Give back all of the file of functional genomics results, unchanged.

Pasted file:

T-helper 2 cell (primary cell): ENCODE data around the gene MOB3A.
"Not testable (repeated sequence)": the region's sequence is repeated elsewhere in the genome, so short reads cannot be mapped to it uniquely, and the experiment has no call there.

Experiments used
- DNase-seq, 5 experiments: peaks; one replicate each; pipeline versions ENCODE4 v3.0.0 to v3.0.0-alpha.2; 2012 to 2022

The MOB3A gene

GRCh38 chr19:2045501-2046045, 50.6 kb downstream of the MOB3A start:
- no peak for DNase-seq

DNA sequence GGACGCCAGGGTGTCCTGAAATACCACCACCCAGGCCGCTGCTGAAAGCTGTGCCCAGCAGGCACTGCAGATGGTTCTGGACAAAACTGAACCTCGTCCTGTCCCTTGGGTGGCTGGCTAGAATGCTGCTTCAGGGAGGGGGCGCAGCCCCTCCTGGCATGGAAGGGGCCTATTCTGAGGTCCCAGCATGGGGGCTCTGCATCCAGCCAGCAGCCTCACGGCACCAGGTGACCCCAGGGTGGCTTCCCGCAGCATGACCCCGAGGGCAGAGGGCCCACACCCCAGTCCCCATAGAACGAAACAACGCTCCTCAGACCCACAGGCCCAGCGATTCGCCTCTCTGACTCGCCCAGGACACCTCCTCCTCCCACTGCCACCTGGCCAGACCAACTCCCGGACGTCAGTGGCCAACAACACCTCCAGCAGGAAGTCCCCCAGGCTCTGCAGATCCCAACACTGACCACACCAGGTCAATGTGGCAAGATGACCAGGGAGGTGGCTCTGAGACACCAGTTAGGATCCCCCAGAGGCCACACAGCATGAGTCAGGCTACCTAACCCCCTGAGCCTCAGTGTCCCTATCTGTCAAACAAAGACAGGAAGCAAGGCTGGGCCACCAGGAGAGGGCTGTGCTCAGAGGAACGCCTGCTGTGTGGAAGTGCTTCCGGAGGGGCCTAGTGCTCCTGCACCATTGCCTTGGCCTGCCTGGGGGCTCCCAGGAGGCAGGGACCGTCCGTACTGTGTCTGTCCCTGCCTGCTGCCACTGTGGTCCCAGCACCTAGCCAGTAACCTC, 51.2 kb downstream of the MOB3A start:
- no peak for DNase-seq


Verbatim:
T-helper 2 cell (primary cell): ENCODE data around the gene MOB3A.
"Not testable (repeated sequence)": the region's sequence is repeated elsewhere in the genome, so short reads cannot be mapped to it uniquely, and the experiment has no call there.

Experiments used
- DNase-seq, 5 experiments: peaks; one replicate each; pipeline versions ENCODE4 v3.0.0 to v3.0.0-alpha.2; 2012 to 2022

The MOB3A gene

GRCh38 chr19:2045501-2046045, 50.6 kb downstream of the MOB3A start:
- no peak for DNase-seq

DNA sequence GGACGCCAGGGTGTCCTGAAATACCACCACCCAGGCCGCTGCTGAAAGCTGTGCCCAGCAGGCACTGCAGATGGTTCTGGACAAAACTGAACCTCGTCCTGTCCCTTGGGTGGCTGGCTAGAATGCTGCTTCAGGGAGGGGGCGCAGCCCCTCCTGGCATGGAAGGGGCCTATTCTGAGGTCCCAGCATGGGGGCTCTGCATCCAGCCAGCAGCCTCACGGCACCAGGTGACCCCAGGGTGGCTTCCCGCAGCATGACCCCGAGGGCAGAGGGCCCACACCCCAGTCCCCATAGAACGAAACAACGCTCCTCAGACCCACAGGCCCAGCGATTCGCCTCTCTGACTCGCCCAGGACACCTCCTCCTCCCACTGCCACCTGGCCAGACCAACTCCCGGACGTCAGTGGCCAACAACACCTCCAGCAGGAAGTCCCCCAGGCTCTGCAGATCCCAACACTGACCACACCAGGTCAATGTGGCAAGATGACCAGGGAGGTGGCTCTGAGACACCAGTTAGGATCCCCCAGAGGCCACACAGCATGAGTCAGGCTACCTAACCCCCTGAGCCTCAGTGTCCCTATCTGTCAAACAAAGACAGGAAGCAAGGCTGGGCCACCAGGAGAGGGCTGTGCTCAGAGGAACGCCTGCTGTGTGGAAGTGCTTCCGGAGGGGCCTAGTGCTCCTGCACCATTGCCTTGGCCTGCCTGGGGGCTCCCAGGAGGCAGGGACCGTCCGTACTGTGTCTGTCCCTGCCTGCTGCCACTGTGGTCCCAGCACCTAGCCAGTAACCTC, 51.2 kb downstream of the MOB3A start:
- no peak for DNase-seq